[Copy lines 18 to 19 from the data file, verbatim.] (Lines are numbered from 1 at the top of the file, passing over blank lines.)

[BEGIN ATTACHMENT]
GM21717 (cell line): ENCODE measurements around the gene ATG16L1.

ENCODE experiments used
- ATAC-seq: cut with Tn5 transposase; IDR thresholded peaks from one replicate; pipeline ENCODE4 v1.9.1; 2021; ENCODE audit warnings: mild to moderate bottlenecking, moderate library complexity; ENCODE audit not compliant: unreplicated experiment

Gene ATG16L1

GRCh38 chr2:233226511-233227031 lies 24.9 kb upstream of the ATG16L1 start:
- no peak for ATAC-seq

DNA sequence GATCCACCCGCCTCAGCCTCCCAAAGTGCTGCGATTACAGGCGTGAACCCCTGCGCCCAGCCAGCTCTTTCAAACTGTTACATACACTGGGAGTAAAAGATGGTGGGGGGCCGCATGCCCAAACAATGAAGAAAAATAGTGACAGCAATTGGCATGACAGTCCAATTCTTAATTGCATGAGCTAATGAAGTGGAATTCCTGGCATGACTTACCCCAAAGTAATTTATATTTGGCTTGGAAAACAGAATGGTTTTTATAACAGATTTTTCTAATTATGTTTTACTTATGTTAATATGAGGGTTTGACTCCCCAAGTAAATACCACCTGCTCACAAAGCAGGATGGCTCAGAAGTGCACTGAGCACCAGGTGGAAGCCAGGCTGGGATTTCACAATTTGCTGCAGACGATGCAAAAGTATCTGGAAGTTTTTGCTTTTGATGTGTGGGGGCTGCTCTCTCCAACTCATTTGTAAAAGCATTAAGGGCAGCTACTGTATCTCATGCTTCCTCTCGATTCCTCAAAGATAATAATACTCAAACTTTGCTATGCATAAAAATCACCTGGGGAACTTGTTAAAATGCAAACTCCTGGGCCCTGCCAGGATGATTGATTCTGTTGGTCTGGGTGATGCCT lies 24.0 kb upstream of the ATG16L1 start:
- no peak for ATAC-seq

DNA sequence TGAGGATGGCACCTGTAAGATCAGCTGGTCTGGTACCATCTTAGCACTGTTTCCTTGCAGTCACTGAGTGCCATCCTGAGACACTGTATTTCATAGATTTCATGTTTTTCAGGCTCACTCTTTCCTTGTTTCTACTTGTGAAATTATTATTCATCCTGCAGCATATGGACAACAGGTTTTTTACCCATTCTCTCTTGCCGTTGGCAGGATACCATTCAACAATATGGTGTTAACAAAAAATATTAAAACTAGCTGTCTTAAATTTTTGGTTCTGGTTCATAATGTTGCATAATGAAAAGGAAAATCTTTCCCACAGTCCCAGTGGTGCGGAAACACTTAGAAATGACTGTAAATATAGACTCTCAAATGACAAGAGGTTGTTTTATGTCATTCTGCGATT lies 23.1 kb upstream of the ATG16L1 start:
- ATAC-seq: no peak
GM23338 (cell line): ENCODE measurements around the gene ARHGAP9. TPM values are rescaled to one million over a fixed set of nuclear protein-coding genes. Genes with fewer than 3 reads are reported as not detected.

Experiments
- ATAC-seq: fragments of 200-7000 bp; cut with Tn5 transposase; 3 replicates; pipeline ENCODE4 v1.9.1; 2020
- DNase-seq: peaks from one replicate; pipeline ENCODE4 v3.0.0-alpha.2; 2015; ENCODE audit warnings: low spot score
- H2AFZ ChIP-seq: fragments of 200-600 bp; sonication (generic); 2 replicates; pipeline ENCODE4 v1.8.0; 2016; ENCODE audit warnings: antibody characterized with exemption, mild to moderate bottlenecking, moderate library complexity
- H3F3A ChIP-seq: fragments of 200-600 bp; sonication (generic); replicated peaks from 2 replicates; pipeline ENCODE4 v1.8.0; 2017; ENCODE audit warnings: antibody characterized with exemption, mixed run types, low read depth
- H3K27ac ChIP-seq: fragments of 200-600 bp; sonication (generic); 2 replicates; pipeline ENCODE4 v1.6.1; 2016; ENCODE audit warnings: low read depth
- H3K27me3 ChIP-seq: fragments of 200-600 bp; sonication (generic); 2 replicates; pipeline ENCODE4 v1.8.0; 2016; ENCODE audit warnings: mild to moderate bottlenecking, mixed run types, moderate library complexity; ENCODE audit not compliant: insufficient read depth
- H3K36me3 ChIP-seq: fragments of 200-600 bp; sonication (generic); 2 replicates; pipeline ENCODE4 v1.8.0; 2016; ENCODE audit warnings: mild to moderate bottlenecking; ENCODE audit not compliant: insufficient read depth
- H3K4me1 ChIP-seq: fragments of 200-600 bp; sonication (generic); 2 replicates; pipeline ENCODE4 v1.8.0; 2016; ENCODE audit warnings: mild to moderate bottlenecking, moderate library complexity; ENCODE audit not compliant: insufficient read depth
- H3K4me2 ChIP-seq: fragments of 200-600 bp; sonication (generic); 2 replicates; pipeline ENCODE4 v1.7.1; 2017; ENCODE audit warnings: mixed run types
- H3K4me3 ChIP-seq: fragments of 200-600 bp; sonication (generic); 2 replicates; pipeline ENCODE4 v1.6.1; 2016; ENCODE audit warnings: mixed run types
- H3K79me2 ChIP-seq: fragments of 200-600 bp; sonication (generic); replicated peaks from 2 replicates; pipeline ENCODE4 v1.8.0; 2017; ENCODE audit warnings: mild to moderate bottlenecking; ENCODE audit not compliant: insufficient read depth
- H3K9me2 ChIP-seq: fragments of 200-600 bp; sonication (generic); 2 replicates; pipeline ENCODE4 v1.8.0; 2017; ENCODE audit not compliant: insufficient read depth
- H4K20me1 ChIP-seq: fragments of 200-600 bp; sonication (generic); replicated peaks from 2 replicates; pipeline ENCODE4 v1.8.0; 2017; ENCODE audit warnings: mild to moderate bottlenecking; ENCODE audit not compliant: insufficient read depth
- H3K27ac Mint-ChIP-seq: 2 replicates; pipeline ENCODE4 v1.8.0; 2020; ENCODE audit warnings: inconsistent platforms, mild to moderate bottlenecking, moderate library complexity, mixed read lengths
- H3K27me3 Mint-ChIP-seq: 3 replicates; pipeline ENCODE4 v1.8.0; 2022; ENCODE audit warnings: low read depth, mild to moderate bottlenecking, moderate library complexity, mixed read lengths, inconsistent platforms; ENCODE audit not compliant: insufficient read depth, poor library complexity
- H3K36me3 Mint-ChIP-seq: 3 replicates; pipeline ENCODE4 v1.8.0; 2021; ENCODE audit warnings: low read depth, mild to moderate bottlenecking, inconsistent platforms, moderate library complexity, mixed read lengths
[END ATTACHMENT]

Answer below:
- H3K27me3 ChIP-seq: fragments of 200-600 bp; sonication (generic); 2 replicates; pipeline ENCODE4 v1.8.0; 2016; ENCODE audit warnings: mild to moderate bottlenecking, mixed run types, moderate library complexity; ENCODE audit not compliant: insufficient read depth
- H3K36me3 ChIP-seq: fragments of 200-600 bp; sonication (generic); 2 replicates; pipeline ENCODE4 v1.8.0; 2016; ENCODE audit warnings: mild to moderate bottlenecking; ENCODE audit not compliant: insufficient read depth